The National Comprehensive Cancer Network Clinical Practice Guidelines in Oncology have been revised to include ropeginterferon alfa-2b as a recommended treatment option for adult patients with polycythemia vera.
The National Comprehensive Cancer Network (NCCN) Clinical Practice Guidelines in Oncology has been revised to include ropeginterferon alfa-2b-njft (Besremi) as a recommended treatment option for adult patients with polycythemia vera, according to a news release from the developer of the agent, PharmaEssentia.1
“Importantly, the NCCN Guidelines update includes mention of [ropeginterferon alfa-2b] in multiple settings, and in particular, as the only systemic option for low-risk patients with polycythemia vera, which signals a shift toward more proactive treatment earlier in the disease journey,” Ruben Mesa, MD, FACP, executive director of the UT Health San Antonio MD Anderson Cancer Center, stated in a news release. “Now, treating physicians can leverage these expert guidelines to gain greater familiarity with [ropeginterferon alfa-2b] in the real-world setting and understand its broad utility for patient care in a variety of treatment settings.”
On November 12, 2021, the FDA approved ropeginterferon alfa-2b as a treatment for patients with polycythemia vera based on findings from the PEGINVERA (NCT01193699), PROUD-PV, and CONTINUATION-PV trials.
In PEGINVERA, 61% of patients achieved a complete hematological response after 7.5 years of treatment with ropeginterferon alfa-2b-njft, which was defined as hematocrit of less than 45% without phlebotomy for at least 2 months since last phlebotomy, platelet counts of 400 x 109/L or less, leukocytes of 10 x 109/L or less, and normal spleen size (longitudinal diameter ≤12 cm for females and ≤ 13 cm for males).2
Additionally, most patients (80%) developed a hematological response with the agent according to objective laboratory parameters predominantly, with normal spleen size and thrombosis.
In PEGINVERA, the most common adverse effects occurring in at least 40% of patients were influenza-like illness (59%), arthralgia (47%), fatigue (47%), pruritis (45%), nasopharyngitis (43%), and musculoskeletal pain (41%). Serious adverse reactions occurring in at least 4% of patients were urinary tract infection (8%), transient ischemic attack (6%), and depression (4%).
The PROUD-PV and CONTINUATION-PV trials enrolled patients who were at least 18 years of age with a diagnosis of early-stage polycythemia vera, according to the World Health Organization 2008 criteria.3
In PROUD-PV, patients were randomized 1:1 to a 100-μg biweekly starting dose of subcutaneous ropeginterferon alfa-2b or a 500-mg daily starting dose of oral hydroxyurea. At 1 year, patients were allowed to enroll to the extension portion of the study, CONTINUATION-PV.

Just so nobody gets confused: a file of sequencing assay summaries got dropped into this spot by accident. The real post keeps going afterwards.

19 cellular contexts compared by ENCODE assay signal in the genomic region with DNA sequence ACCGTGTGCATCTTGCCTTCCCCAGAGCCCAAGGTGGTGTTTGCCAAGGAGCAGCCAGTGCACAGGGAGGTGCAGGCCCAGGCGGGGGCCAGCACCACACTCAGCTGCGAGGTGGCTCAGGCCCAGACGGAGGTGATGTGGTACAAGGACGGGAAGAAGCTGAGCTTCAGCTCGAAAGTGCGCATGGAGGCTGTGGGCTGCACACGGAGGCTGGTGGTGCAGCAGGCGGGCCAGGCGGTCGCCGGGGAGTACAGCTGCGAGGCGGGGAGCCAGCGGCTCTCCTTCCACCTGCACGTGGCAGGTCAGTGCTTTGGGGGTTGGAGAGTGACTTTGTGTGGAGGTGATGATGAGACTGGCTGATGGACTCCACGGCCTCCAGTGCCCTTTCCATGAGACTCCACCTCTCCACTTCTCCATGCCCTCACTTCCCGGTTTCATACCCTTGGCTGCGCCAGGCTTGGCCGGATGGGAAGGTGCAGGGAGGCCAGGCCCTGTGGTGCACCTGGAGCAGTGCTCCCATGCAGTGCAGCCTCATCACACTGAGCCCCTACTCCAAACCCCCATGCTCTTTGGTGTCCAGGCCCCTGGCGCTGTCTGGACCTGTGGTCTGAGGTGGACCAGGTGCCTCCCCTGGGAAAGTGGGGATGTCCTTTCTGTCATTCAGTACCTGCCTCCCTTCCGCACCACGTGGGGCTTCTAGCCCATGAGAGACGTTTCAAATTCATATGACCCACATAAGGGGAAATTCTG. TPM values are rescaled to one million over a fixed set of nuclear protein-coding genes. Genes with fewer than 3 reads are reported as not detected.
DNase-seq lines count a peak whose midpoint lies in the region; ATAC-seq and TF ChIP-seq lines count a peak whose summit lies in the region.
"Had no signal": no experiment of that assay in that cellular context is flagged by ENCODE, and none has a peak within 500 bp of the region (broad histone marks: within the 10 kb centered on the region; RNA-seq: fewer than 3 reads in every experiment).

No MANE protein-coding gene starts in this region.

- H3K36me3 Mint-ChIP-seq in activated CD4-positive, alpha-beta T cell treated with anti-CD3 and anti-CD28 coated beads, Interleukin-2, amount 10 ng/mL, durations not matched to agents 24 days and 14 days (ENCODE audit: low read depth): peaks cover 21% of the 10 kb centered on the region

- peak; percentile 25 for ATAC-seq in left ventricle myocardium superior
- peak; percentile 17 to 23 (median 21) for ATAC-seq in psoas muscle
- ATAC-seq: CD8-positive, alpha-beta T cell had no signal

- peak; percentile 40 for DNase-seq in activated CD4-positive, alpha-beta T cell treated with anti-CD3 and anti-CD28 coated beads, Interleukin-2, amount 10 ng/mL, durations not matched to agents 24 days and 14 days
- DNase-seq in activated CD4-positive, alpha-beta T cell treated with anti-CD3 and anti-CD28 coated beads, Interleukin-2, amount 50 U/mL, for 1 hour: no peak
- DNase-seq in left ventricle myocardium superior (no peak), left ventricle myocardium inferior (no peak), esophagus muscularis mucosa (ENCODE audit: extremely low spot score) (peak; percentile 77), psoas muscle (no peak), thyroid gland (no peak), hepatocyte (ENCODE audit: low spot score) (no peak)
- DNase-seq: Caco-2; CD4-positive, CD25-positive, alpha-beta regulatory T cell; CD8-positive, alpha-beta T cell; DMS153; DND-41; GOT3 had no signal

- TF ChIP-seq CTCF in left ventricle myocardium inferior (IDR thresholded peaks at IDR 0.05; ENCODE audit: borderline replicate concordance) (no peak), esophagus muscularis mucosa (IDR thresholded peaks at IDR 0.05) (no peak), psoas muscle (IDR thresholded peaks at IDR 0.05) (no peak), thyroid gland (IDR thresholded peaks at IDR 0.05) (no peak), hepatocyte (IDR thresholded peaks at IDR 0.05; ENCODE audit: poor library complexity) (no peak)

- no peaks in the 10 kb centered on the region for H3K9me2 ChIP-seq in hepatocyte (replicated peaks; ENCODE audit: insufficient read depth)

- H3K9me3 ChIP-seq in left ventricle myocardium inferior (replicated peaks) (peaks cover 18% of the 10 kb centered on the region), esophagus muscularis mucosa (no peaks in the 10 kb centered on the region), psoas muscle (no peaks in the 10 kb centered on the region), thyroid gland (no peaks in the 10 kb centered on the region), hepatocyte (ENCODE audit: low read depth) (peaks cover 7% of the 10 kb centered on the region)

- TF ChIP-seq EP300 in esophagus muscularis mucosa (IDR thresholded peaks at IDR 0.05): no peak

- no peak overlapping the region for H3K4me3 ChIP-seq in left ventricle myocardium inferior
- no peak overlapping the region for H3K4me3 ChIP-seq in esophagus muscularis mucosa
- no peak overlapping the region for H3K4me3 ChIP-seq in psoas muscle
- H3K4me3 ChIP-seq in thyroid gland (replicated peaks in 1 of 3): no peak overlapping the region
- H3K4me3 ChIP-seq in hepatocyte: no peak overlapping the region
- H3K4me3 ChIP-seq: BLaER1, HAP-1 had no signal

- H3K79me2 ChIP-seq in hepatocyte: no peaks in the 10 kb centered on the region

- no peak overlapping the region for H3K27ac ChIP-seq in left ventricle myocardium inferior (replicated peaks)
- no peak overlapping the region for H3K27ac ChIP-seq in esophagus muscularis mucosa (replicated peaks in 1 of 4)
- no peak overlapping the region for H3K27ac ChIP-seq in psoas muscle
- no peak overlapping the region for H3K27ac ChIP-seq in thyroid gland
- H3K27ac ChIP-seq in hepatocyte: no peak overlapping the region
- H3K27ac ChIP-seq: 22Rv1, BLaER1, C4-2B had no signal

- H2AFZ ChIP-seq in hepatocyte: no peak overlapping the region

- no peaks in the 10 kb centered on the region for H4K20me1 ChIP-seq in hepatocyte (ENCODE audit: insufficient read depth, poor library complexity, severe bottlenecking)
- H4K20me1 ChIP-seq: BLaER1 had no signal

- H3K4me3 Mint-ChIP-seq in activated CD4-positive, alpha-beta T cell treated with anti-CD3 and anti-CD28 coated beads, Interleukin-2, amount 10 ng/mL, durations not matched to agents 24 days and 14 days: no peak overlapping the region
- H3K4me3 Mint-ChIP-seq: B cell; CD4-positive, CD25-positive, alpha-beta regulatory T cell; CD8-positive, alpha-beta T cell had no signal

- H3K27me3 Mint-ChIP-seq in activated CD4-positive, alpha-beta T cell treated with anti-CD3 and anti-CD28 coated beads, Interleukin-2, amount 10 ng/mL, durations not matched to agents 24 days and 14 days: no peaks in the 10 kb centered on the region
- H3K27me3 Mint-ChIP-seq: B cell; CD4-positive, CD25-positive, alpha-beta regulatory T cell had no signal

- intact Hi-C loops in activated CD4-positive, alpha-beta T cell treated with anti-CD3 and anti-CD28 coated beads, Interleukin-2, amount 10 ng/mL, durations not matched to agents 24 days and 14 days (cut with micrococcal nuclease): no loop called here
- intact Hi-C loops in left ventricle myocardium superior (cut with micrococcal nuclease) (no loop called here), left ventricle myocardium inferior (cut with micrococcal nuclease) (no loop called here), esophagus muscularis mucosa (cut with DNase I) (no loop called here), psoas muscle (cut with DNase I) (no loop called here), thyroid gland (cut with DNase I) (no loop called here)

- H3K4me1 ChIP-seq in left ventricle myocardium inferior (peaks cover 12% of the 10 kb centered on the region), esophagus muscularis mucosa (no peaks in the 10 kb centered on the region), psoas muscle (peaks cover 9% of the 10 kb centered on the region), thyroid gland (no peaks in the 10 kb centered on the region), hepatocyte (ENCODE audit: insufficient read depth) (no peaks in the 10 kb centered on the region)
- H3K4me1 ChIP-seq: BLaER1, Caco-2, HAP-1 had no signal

The primary end point of PROUD-PV was noninferiority of ropeginterferon alfa-2b vs hydroxyurea with regard to complete hematological response with normal spleen size at 1 year. The coprimary end points of CONTINUATION-PV were complete hematological response with normalization of spleen size and improved disease burden based on splenomegaly, microvascular disturbances, pruritus, and headache.
The median follow-up was 182.1 weeks in the ropeginterferon alfa-2b arm and 164.5 weeks in the hydroxyurea arm.
In PROUD-PV, 21% (n = 26) of patients in the ropeginterferon alfa-2b arm (n = 122) and 28% (n = 34) of those in the hydroxyurea arm (n = 123) met the composite primary end point of complete hematological response. Moreover, at 36 months, improved disease burden was achieved in 53% (n = 50) of patients who received ropeginterferon alfa-2b vs 38% (n = 28) of those who received hydroxyurea (n = 74; P = .044).
Further results from PROUD-PV showed that the 1-year complete hematological response rate without the spleen criteria was 43% (n = 53/123) in the ropeginterferon alfa-2b arm vs 46% (n = 57/125) in the hydroxyurea arm (P = .63). At 36 months in CONTINUATION-PV, these rates were 71% (n = 67/95) vs 51% (n = 38/74), respectively (P = .012).
“Our goal with [ropeginterferon alfa-2b] has been to offer a compelling therapeutic alternative to conventional treatment options that can enable physicians to gain durable control over the disease beyond the symptoms and help more patients reach their long-term health goals,” Raymond Urbanski, MD, PhD, US Head of Clinical Development and Medical Affairs, said in the news release. “The NCCN Guidelines update just 3 months following our approval illustrates the community’s recognition of the strong potential of [ropeginterferon alfa-2b] in polycythemia care.”
Ropeginterferon alfa-2b is approved with a boxed warning for risk of aggravation of neuropsychiatric, autoimmune, ischemic, and infectious disorders.